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By Pavel Stankov. November 18, 2013 - 8:59 am
Superstorm Haiyan made a landfall in the Central Philippine region of Visayas on Thursday and Friday, November 7-8, only three weeks after the devastating Bohol Earthquake shook the same area.
The typhoon, locally known as Yolanda, was called “Storm of the Century” by local media and is documented as the fourth strongest ever and the strongest to make a landfall since there have been measurements.
More than 3,600 are confirmed dead according to latest estimations. The hardest hit areas are some of the poorest in the Philippines – low-lying areas exposed to the Pacific on the islands of Samar and Leyte in the Eastern Visayas. More than 600,000 have lost their homes to the 15+ feet storm surge and some of the strongest winds on record – approaching 200 mph sustained speed according to cyclone researcher Jeff Masters.
“We’ve never seen one this strong and it affects such a vulnerable area in a coastline which is defenseless,” said meteorologist Tom Sater for BBC.
Many of the 9.5 million residents of the affected area have turned to looting in hopes of finding food and fresh water. More than a week after the storm aid is still tardy because of the substandard infrastructure and government corruption. Some of the hardest hit parts of Leyte were beyond the reach of medical personnel until November 15, amounting to an entire week of utter devastation.
The supertyphoon is the second deadliest in Philippine history after Thelma of 1991 and is a humanitarian disaster, which will take years to recover from.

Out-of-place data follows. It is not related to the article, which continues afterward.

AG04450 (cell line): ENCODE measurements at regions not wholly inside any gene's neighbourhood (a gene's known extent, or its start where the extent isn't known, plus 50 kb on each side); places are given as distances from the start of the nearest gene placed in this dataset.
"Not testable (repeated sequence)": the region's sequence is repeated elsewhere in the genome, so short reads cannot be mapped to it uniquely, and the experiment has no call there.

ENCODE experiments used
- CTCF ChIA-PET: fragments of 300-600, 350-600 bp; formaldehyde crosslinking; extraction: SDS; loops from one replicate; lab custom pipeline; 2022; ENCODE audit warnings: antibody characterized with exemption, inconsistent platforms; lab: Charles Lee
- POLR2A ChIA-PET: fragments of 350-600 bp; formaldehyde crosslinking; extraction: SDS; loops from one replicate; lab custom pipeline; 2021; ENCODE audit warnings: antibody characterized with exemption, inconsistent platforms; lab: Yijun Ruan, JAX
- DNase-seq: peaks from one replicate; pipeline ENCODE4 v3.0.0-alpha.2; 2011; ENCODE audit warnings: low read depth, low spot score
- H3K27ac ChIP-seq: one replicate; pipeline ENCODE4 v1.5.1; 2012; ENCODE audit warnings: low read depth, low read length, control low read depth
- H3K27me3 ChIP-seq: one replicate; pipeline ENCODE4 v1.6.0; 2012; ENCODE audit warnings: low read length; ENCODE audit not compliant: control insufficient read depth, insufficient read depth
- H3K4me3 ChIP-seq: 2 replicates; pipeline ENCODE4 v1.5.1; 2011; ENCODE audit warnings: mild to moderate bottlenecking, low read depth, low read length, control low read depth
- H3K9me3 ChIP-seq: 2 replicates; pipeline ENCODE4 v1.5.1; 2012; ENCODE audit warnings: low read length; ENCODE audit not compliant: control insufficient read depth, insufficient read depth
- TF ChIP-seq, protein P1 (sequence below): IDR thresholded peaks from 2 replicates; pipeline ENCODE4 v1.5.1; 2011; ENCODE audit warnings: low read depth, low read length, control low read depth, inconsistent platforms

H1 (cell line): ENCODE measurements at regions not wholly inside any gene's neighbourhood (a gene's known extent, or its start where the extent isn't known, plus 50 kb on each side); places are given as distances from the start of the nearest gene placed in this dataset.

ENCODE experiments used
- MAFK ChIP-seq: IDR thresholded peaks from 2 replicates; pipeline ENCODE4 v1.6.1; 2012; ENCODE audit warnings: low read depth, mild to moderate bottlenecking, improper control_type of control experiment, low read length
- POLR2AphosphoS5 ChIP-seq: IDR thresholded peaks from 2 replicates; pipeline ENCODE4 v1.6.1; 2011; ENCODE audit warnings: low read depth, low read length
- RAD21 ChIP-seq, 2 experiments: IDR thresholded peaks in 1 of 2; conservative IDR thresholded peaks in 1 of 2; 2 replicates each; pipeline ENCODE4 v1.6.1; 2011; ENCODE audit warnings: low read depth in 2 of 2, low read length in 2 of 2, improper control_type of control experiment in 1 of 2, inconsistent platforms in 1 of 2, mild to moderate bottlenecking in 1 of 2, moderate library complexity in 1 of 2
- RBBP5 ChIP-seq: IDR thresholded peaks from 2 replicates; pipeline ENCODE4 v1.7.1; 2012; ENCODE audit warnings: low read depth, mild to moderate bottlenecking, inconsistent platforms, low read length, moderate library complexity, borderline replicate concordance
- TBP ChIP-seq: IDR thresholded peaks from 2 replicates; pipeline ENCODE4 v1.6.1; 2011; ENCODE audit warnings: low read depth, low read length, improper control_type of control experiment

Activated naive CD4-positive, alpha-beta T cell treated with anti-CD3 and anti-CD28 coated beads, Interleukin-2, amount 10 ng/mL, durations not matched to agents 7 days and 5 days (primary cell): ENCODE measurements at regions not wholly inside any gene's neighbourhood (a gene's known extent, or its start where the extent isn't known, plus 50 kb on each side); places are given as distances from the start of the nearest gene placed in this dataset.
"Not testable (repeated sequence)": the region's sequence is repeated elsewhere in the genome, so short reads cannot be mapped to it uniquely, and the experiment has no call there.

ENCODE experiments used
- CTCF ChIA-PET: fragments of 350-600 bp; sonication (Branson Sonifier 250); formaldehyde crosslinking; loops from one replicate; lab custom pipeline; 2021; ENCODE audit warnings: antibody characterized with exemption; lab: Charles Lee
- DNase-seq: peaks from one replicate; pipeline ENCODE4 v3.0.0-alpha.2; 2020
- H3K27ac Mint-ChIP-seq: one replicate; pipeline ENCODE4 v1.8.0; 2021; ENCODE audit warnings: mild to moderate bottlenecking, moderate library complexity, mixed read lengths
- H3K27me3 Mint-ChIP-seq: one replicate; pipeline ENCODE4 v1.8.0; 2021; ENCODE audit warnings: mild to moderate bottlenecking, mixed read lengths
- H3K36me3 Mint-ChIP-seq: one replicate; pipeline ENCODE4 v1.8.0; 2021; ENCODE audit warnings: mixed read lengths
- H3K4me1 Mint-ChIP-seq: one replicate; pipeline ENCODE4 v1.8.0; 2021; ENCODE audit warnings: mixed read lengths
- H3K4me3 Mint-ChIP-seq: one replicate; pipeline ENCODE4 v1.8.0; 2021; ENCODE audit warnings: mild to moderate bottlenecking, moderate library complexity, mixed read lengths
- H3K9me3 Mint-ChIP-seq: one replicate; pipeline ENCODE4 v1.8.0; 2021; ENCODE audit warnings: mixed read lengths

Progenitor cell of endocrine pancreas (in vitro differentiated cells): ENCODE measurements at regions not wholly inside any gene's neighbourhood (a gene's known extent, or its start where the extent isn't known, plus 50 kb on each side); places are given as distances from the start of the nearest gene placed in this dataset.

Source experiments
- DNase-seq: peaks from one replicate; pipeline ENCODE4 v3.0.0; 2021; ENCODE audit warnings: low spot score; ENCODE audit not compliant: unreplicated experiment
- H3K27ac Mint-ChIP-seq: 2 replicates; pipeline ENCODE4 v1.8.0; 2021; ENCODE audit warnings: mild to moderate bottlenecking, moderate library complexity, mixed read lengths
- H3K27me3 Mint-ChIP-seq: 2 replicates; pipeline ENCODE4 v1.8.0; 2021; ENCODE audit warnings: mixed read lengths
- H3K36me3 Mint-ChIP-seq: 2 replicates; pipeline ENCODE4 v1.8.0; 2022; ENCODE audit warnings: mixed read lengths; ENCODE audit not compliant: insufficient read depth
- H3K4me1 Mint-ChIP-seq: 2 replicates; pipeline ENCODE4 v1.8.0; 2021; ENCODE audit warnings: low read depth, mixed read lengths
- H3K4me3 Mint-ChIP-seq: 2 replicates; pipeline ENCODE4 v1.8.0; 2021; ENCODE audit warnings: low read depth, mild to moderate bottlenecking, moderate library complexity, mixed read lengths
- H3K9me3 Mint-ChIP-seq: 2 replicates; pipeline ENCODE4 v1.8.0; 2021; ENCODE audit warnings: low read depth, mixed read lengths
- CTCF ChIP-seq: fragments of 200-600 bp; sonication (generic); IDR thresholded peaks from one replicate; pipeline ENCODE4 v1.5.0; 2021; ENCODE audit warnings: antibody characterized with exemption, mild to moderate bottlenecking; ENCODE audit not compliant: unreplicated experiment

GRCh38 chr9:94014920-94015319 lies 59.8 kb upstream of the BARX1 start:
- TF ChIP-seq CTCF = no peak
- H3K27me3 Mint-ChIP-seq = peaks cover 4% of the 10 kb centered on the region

Haiyan also forcefully brings into focus the discussion of climate change. Coincidentally, the 2013 UN Climate Change Conference opened in Warsaw, Poland, the wake of the catastrophe on November 11 and will continue until the 22nd. Philippine representative Yeb Saño declared his support to the starvation of his home region and announced he would stop eating “until a meaningful outcome is in sight.”
In solidarity more than 60 other panelists declared a similar “fast” ever since.
Hawaii’s active Filipino community and its supporters are not standing on the side. Last Wednesday former Governor Ben Cayetano announced his partnership with the AARP Foundation. The organization will match donations up to $500,000 hoping to raise a million and transfer 100% of the funds. To donate via AARP, visit www.AARP.org/disasterrelief. The Catholic Diocese of Hawaii has already sent money, and a number of private individuals are preparing financial aid and nonperishable food for the victims of the category 5 cyclone.
HPU students are also becoming active. Former Student Body President Collin Paran and Visayan born Maria Jalkestedt are organizing a fundraiser through a nonprofit Church-affiliated organization in the Philippines Jalkestedt has previously volunteered with.
Paran, whose mother is from Cebu in the Central Visayas, is harnessing resources of MuBeta Solutions, a start-up of which he is a part owner: “We just want to help and are willing to do programming and (donate) server space.”
Jalkestedt, who is now 21, shares some personal experiences that motivate her to donate time and passion organizing this upcoming charity: “When I was 12 years old, in the Northern Philippines, I experienced my first typhoon,” she said. “I remember not being able to sleep all night because of the strong winds and the dogs barking loudly throughout the storm.”
“When I woke up the next morning, half the city looked destroyed. The memory from that morning will never leave [me as I am still] seeing dead bodies floating on the river on the other side of the wall that separated our houses from the poorer parts.”
Motivated to make a difference that will impact the community where many of her relatives from Cebu live, Jalkestedt knows it will not be easy. Paran and her are nevertheless in talks with local businesses and other organizations and a fundraising event is scheduled for next Saturday at Ala Moana Beach Park.
photos from slate.com